Working as a professional software developer, you will end up with some "legacy" projects. One could call them inherited software; another developer created it, they've moved on, and now you've inherited it.

Sometimes it may be stable and built on sound principles. More often than you'd like, they are buggy and poorly designed, and your challenge as the inheritor is to just keep it running. Starting over from scratch isn't possible, so manage with what you've been given.

This morning, a recent inherited software project finally showed signs of improving. How did it communicate this to me? Instead of generating an average of ten errors overnight during a batch upload, it generated 106 errors. Some people may think more errors is a bad thing, but I do not see it that way. It is a sign that through the small changes I've made to the software - precision pokes and prods - has finally dusted the cobwebs.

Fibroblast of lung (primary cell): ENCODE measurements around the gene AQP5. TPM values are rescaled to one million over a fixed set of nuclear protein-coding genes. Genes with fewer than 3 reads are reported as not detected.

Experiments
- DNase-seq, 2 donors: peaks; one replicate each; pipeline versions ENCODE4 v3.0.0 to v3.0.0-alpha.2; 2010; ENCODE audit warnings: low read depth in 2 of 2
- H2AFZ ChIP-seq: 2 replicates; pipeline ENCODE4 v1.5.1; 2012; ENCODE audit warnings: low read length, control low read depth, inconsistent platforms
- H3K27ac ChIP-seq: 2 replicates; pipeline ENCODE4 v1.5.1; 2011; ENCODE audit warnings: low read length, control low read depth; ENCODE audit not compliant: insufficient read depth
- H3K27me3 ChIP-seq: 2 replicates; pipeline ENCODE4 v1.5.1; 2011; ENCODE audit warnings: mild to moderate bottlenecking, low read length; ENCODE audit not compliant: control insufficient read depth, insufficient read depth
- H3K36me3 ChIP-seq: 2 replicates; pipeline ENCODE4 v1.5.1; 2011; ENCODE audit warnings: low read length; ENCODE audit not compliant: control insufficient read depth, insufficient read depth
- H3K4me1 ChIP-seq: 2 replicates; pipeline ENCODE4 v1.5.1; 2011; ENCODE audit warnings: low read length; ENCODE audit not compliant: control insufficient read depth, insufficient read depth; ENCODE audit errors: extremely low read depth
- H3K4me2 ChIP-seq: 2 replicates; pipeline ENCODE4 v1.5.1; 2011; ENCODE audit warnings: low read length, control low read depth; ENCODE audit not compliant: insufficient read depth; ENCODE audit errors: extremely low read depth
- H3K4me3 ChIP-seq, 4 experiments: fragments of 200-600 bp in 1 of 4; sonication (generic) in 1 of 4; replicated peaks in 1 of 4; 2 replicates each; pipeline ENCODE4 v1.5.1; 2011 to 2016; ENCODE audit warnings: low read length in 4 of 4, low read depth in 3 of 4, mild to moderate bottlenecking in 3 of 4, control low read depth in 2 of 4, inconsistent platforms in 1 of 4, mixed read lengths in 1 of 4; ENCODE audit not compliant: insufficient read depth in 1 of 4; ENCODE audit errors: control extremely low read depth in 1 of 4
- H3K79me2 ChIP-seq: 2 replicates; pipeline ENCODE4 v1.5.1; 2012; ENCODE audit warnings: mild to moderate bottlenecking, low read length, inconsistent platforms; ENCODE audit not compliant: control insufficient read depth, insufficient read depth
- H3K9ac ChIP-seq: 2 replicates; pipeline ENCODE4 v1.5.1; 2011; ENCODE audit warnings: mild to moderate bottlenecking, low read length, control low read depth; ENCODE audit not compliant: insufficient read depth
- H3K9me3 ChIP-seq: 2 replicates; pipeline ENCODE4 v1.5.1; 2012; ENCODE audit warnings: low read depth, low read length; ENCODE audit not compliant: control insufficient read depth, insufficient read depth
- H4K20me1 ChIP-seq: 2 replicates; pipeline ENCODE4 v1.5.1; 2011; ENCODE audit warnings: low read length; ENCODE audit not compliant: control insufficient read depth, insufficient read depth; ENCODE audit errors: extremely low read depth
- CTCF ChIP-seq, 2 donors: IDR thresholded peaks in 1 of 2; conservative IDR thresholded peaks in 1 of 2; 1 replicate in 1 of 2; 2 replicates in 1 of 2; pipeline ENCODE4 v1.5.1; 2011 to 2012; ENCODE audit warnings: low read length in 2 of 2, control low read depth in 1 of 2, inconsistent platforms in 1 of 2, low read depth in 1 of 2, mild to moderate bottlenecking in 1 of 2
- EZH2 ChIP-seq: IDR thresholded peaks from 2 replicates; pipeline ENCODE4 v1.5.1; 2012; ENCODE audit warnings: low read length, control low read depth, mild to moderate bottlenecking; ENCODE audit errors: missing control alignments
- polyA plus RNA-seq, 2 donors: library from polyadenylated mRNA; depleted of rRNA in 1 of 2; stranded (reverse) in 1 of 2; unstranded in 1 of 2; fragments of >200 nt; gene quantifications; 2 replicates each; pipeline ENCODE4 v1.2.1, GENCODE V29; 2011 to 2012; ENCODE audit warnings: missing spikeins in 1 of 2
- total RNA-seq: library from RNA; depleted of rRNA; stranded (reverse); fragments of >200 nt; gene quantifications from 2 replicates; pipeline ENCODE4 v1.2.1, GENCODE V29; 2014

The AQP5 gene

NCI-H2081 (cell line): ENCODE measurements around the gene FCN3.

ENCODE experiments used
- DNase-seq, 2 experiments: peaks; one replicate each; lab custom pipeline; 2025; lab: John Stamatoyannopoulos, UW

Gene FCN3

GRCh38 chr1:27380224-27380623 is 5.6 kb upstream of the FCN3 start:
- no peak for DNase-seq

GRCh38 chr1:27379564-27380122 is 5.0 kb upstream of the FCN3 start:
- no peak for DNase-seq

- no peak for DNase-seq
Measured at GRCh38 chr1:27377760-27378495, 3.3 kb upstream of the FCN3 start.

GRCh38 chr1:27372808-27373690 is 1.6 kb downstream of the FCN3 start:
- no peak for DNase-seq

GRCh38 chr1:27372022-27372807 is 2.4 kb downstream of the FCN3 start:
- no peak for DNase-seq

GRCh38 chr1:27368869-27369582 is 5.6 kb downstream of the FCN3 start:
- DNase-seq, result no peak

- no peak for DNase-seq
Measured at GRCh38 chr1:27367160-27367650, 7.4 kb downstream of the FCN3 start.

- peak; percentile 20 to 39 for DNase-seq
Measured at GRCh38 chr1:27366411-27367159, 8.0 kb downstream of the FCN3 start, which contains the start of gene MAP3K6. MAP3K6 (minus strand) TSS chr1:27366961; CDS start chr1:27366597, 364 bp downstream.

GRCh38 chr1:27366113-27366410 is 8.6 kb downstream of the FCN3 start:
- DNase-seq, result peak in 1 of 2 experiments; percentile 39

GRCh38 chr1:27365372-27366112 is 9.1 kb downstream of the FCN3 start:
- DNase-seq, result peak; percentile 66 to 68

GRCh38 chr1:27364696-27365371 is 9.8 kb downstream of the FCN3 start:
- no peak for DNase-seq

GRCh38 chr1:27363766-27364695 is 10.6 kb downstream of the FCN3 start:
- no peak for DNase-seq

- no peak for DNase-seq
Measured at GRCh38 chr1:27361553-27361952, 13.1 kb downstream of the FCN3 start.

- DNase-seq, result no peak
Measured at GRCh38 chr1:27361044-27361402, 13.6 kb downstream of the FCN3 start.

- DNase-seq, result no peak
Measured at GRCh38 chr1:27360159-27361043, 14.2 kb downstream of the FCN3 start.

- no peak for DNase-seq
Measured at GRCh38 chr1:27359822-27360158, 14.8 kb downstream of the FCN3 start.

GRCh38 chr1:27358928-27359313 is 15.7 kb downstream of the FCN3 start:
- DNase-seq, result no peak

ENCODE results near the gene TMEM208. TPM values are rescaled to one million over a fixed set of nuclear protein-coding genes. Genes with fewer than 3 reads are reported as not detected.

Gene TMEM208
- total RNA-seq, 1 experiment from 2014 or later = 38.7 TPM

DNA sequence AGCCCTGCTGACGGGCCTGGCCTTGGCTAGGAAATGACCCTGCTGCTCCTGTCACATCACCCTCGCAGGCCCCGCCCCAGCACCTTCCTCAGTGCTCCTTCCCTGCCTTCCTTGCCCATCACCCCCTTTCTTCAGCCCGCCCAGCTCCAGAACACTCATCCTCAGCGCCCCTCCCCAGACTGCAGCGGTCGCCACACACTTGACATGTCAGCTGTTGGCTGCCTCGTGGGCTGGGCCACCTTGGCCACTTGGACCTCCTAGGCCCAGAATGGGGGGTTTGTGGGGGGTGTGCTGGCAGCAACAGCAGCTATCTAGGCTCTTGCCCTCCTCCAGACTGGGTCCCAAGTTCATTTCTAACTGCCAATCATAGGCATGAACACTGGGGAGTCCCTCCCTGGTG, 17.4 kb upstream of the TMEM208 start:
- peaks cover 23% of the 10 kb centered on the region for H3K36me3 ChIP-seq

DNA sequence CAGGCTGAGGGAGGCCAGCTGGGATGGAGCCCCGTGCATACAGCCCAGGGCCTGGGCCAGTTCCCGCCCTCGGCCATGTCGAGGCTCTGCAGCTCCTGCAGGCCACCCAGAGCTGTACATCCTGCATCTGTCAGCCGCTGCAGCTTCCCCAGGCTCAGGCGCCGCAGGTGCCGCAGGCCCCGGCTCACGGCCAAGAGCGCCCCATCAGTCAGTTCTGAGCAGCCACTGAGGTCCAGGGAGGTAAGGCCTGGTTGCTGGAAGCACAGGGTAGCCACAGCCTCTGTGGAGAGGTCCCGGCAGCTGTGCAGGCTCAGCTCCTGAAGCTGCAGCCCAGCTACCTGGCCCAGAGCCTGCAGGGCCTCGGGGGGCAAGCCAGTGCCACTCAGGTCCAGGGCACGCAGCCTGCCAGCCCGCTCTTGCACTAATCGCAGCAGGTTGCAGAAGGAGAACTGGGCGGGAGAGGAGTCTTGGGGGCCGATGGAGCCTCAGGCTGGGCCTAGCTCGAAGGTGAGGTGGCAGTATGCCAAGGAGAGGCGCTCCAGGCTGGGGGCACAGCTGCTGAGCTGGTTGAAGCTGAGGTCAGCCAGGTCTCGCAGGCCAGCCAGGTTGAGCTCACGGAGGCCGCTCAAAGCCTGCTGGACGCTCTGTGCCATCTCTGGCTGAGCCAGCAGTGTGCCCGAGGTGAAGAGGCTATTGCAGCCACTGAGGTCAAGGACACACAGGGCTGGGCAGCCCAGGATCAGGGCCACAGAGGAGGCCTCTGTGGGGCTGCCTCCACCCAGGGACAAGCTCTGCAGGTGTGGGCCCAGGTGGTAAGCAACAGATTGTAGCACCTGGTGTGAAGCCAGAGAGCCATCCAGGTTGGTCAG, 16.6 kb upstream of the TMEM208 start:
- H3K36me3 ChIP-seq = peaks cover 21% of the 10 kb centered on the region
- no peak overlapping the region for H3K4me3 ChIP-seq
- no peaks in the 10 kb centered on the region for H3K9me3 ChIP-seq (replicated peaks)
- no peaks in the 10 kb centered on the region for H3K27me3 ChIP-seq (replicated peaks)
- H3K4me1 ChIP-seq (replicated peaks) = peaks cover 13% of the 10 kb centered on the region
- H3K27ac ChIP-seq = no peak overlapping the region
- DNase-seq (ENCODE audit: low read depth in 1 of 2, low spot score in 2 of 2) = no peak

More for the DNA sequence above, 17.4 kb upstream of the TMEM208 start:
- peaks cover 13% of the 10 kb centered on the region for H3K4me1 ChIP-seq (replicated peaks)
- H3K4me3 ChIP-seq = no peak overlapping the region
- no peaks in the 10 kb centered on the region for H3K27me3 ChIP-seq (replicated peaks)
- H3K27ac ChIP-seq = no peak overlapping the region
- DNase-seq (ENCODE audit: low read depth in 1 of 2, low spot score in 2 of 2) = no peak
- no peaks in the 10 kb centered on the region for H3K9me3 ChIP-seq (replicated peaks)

It's a little like a house that looks presentable at first, but when you look more closely you find the floor looks clean because the dirt was swept under the rugs, rooms look tidy because all the junk is crammed into the closets, and the paint on the walls hide the mouldering structure. Until you see the flood of error messages, you haven't scratched the surface of the reconstruction.

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